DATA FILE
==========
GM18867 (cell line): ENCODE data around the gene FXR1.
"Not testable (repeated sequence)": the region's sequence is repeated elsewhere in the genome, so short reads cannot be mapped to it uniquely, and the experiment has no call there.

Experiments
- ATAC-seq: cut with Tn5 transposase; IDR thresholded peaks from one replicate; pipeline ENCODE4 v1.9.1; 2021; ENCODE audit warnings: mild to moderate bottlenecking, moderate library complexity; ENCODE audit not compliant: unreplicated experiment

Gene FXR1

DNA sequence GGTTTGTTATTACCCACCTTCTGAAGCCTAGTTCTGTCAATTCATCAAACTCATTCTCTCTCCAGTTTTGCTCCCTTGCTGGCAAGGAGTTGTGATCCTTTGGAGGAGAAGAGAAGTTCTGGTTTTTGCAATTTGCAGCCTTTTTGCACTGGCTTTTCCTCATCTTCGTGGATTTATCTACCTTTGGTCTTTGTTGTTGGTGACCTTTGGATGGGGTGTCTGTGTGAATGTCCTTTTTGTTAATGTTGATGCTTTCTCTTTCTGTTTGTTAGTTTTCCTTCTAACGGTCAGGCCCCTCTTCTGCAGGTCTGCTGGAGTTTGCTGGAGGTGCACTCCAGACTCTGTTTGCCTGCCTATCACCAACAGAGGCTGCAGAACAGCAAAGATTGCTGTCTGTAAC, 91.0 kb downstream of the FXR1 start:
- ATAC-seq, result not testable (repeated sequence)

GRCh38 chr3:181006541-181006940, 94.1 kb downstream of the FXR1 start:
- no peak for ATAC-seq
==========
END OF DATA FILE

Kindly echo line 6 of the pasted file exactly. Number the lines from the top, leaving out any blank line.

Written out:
DNA sequence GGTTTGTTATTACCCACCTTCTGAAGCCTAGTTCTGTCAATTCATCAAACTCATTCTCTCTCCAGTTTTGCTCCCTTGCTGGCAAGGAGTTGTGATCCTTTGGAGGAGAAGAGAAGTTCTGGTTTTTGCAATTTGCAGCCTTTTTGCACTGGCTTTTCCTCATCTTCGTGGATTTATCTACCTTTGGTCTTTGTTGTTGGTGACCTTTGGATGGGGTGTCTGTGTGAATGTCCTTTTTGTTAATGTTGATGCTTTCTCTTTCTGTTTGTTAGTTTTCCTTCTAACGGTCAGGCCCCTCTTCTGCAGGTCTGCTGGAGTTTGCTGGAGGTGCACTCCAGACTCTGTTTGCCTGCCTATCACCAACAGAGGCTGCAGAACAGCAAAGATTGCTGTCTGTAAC, 91.0 kb downstream of the FXR1 start: